The residual and institutional models are two different approaches to addressing social welfare issues, such as poverty, hunger and health problems, with the government providing funding and social work. The residual model generally holds that the government should be involved in social welfare only as a last resort safety net when other avenues fail. The institutional model favors continuing intervention as needed, seeing government help as a natural and normal occurrence in people's lives.
The residual and institutional models are two different approaches to providing aid to citizens in a society. The residual approach focuses more on providing aid only in dire situations to the most needy, while the institutional provides support as a normal aspect of life to all in society.
The Residual Model
The residual model of social work and social welfare essentially sees government support for people's well-being as a safety net of last resort. When poor people are unable to help themselves through the market, usually by working, or get help from family, friends or other social ties, then and only then should the government step in with aid necessary to fit their needs.
The kinds of programs produced under this model are generally seen as being limited to the poor. Support is often cut off once people have the means to get assistance elsewhere. As a consequence, these kinds of programs can be cheaper to administer than other models and can fit people's notion of justice in that someone isn't receiving something for nothing, but they can also provide less support than programs produced under different models.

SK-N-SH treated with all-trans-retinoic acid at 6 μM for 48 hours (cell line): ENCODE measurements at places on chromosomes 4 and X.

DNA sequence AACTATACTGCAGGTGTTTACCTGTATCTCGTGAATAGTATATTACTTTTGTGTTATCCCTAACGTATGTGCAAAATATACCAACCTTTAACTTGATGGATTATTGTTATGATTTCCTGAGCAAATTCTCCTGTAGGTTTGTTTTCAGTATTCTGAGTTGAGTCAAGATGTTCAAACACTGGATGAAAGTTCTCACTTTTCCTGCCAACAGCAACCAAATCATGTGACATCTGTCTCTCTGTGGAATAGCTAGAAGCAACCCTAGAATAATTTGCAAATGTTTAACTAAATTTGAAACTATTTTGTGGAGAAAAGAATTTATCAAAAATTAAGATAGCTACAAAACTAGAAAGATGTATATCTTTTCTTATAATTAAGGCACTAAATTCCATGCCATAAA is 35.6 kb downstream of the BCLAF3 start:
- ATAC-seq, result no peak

Programs for the poor such as food stamps, Medicaid and emergency housing assistance generally fit this model in the United States.
The Institutional Model
In this model, social welfare is provided for essentially everyone in a society, rich or poor, and is considered part of what the society should be providing for its citizens. Programs developed under this model often don't have the problems residual models programs do with people phasing in and out as they go up and down in wealth and prosperity, but they can be more expensive to administer and can draw the ire of people who favor a limited approach to government.
Public schools and libraries tend to fit in this model in the United States, since they're developed under the understanding that they'll be available to everyone from all walks of life regardless of need, and are seen as a normal aspect of life, rather than something available only in cases of dire need.
In some countries, medical care and post-secondary schooling, such as college and trade school, are also administered through such a model, while in the United States these services are generally only available to the needy through a more residual approach.
Steven Melendez is an independent journalist with a background in technology and business. He has written for a variety of business publications including Fast Company, the Wall Street Journal, Innovation Leader and Ad Age. He was awarded the Knight Foundation scholarship to Northwestern University's Medill School of Journalism.